Randox teams up with top influencers and schools to break barriers on STEM

Students from the Belfast Model School for Girls and Victoria College Belfast after successfully completing the mathematics workshop at the first annual Randox STEM Challenge event

MORE than 50 students from across Northern Ireland celebrated International Women in Engineering Day by taking part in the first annual STEM Challenge event hosted by global healthcare firm Randox Laboratories.

The students from the Belfast Model School for Girls and Victoria College Belfast joined female scientists, engineers, software developers and mathematicians from Randox, for a number of interactive activities organised to mark the special day, which is aimed at tackling the gender divide in engineering and other science, technology and maths-related disciplines.

Professor Máire O'Neill from Queen's University, who is Professor in the School of Electronics, Electrical Engineering and Computer Science, and is a former recipient of the British Female Inventors and Innovators Network's British Female Inventor of the Year award, said she was delighted to have the opportunity to speak with girls who could potentially be the next generation of scientists, mathematicians, software developers and engineers.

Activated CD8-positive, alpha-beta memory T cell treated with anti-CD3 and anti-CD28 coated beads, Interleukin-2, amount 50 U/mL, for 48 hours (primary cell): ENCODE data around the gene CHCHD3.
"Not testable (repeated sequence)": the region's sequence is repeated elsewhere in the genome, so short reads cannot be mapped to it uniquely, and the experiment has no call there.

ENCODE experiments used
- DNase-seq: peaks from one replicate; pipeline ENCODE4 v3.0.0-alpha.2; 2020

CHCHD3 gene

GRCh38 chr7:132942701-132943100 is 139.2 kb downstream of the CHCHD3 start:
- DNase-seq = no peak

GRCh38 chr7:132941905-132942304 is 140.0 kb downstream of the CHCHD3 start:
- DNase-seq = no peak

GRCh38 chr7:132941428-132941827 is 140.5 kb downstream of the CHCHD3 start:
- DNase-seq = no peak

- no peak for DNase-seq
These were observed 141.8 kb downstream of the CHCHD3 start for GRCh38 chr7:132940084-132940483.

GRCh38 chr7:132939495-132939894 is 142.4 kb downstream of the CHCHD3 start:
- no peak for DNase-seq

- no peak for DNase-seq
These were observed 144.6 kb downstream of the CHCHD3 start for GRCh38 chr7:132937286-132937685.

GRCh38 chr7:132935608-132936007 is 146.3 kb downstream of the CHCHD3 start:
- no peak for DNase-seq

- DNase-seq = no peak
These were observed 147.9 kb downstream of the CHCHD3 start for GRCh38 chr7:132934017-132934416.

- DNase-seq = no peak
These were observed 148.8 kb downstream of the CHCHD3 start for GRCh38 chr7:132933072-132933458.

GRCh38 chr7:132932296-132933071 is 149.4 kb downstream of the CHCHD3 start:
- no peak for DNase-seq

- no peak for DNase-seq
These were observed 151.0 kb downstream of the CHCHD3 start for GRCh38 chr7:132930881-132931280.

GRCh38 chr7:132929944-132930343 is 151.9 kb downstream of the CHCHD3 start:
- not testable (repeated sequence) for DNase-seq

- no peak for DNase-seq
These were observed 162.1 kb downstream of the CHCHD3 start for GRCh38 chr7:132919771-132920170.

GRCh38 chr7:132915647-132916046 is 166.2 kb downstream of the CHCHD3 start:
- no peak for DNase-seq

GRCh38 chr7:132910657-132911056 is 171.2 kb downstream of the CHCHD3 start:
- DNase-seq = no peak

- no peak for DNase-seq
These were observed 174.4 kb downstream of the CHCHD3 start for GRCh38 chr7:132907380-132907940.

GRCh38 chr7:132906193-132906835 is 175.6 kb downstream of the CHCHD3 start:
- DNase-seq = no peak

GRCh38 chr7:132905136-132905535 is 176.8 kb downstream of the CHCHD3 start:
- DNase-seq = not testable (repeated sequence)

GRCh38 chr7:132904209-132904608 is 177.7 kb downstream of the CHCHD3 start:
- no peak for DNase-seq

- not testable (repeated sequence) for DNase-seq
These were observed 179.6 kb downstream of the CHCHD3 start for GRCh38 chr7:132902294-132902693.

She said: “Engineering is not a job for men. The representation of engineering as a 'masculine' job is a socially constructed and inaccurate one. The skills required for engineering are found just as readily in the young girls I see here before me today as they are in their male classmates – patience, analysis, communication, empathy and problem solving.

“Enabling these young girls here today to meet with female engineers from Randox provides them with really positive role models who can share their experiences and hopefully encourage the students to really consider what it is to be an engineer.”

The students had the opportunity to ask the Randox representatives all the questions they wanted to know about working in STEM, and were treated to a tour of the facilities at the recently acquired Randox Science Park.

Linda Magee, head of HR at Randox, said: “We want young girls to know that engineering is as much a viable career choice for them as it is for their male counterparts.

"At Randox our female-to-male ratio of engineers is significantly higher than the UK average – 15.8 per cent as opposed to only 9 per cent - but we still have a long way to go and we feel quite strongly that we can utilise our status in the Northern Irish business sector to really spearhead a paradigm shift in how we view engineering disciplines.”

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